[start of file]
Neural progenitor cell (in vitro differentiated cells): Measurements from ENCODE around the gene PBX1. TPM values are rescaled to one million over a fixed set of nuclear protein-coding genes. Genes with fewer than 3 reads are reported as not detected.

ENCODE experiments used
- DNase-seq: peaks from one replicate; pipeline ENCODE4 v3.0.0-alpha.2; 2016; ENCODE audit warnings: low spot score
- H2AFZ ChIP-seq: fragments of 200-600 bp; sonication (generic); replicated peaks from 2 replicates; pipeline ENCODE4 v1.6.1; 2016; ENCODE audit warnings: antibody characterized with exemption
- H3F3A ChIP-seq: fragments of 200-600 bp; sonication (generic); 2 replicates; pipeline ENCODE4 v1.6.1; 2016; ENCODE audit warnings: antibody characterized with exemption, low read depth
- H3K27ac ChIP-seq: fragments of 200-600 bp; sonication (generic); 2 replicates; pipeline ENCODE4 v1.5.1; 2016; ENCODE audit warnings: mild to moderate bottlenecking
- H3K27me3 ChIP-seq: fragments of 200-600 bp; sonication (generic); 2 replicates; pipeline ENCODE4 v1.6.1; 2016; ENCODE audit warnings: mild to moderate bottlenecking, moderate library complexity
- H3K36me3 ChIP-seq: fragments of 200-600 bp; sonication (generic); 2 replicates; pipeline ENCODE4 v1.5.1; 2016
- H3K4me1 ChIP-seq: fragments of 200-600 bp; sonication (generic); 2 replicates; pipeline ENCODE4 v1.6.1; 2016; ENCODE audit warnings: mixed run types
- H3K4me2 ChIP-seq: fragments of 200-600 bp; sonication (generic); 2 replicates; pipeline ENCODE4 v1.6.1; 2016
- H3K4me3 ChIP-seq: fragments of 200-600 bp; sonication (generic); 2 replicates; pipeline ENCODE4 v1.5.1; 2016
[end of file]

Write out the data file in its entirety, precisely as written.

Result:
Neural progenitor cell (in vitro differentiated cells): Measurements from ENCODE around the gene PBX1. TPM values are rescaled to one million over a fixed set of nuclear protein-coding genes. Genes with fewer than 3 reads are reported as not detected.

ENCODE experiments used
- DNase-seq: peaks from one replicate; pipeline ENCODE4 v3.0.0-alpha.2; 2016; ENCODE audit warnings: low spot score
- H2AFZ ChIP-seq: fragments of 200-600 bp; sonication (generic); replicated peaks from 2 replicates; pipeline ENCODE4 v1.6.1; 2016; ENCODE audit warnings: antibody characterized with exemption
- H3F3A ChIP-seq: fragments of 200-600 bp; sonication (generic); 2 replicates; pipeline ENCODE4 v1.6.1; 2016; ENCODE audit warnings: antibody characterized with exemption, low read depth
- H3K27ac ChIP-seq: fragments of 200-600 bp; sonication (generic); 2 replicates; pipeline ENCODE4 v1.5.1; 2016; ENCODE audit warnings: mild to moderate bottlenecking
- H3K27me3 ChIP-seq: fragments of 200-600 bp; sonication (generic); 2 replicates; pipeline ENCODE4 v1.6.1; 2016; ENCODE audit warnings: mild to moderate bottlenecking, moderate library complexity
- H3K36me3 ChIP-seq: fragments of 200-600 bp; sonication (generic); 2 replicates; pipeline ENCODE4 v1.5.1; 2016
- H3K4me1 ChIP-seq: fragments of 200-600 bp; sonication (generic); 2 replicates; pipeline ENCODE4 v1.6.1; 2016; ENCODE audit warnings: mixed run types
- H3K4me2 ChIP-seq: fragments of 200-600 bp; sonication (generic); 2 replicates; pipeline ENCODE4 v1.6.1; 2016
- H3K4me3 ChIP-seq: fragments of 200-600 bp; sonication (generic); 2 replicates; pipeline ENCODE4 v1.5.1; 2016